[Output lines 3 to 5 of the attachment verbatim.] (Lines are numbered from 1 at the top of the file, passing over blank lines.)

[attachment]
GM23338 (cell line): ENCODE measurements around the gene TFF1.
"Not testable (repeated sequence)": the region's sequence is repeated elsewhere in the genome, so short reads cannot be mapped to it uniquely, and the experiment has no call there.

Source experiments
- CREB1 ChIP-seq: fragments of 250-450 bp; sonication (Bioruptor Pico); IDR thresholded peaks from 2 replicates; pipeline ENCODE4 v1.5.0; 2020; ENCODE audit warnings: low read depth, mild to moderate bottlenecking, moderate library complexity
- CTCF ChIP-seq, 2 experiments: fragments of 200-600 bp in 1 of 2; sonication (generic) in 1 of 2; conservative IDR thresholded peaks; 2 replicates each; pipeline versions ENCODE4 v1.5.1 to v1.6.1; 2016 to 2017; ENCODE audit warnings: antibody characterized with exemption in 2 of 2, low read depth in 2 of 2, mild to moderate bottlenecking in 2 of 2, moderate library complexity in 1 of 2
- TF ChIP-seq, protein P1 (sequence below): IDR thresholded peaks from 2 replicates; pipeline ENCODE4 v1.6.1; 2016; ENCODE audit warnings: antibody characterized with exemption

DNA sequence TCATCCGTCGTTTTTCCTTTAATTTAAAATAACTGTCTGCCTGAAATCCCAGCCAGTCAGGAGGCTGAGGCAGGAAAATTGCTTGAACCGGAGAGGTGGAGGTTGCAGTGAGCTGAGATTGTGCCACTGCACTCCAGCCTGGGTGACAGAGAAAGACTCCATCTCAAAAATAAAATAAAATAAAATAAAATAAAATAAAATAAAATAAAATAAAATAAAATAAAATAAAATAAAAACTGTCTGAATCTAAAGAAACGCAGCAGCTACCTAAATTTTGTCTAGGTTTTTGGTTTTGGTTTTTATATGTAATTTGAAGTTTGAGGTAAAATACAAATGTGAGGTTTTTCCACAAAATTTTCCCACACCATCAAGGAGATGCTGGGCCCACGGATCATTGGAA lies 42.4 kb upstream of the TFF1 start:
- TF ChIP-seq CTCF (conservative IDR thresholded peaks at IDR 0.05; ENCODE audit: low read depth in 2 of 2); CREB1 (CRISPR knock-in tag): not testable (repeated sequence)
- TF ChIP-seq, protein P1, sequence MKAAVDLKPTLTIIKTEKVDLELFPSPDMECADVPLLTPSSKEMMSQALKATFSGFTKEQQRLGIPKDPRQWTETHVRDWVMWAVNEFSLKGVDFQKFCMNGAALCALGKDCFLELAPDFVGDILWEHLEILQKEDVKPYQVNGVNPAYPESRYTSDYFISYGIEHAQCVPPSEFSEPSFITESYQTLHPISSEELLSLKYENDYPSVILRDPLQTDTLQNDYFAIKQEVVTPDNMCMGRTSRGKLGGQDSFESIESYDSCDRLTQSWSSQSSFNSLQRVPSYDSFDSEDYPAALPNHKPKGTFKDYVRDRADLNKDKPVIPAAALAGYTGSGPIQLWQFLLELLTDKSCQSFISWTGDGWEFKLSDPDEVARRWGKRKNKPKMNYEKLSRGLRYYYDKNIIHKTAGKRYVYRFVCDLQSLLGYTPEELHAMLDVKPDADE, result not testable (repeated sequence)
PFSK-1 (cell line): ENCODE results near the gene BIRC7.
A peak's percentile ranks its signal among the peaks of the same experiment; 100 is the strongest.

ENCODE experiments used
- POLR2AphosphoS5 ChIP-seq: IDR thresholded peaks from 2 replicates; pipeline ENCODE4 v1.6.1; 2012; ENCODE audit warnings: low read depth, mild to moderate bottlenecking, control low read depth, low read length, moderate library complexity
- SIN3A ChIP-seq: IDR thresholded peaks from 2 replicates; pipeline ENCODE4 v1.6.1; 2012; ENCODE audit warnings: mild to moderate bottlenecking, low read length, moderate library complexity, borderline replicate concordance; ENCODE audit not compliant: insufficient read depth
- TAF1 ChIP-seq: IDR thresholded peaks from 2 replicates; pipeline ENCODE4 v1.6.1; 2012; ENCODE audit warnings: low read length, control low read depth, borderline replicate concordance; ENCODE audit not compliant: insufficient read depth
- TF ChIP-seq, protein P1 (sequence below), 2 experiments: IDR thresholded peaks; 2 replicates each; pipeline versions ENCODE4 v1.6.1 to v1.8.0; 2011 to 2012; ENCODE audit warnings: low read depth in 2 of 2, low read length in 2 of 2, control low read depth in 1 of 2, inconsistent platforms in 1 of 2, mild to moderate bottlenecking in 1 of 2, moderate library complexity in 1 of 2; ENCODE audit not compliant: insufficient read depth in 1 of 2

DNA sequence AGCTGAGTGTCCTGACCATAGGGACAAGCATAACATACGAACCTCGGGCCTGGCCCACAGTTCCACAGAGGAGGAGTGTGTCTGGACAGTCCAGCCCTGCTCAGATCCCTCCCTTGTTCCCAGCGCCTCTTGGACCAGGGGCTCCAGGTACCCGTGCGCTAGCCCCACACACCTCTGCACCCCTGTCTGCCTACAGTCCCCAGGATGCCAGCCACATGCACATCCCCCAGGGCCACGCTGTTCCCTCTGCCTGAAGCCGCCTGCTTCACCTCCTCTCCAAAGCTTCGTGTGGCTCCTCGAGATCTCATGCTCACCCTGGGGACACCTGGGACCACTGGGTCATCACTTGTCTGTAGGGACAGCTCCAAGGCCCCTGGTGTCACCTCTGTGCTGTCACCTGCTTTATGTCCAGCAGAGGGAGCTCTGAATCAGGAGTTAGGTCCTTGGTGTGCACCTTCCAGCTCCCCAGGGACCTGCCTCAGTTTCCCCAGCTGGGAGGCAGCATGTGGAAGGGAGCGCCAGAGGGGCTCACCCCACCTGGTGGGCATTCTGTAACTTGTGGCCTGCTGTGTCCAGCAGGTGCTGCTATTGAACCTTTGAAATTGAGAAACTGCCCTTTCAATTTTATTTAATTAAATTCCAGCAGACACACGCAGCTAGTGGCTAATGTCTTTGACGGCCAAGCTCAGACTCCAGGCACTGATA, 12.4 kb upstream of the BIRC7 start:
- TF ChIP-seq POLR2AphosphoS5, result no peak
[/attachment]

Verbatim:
Source experiments
- CREB1 ChIP-seq: fragments of 250-450 bp; sonication (Bioruptor Pico); IDR thresholded peaks from 2 replicates; pipeline ENCODE4 v1.5.0; 2020; ENCODE audit warnings: low read depth, mild to moderate bottlenecking, moderate library complexity
- CTCF ChIP-seq, 2 experiments: fragments of 200-600 bp in 1 of 2; sonication (generic) in 1 of 2; conservative IDR thresholded peaks; 2 replicates each; pipeline versions ENCODE4 v1.5.1 to v1.6.1; 2016 to 2017; ENCODE audit warnings: antibody characterized with exemption in 2 of 2, low read depth in 2 of 2, mild to moderate bottlenecking in 2 of 2, moderate library complexity in 1 of 2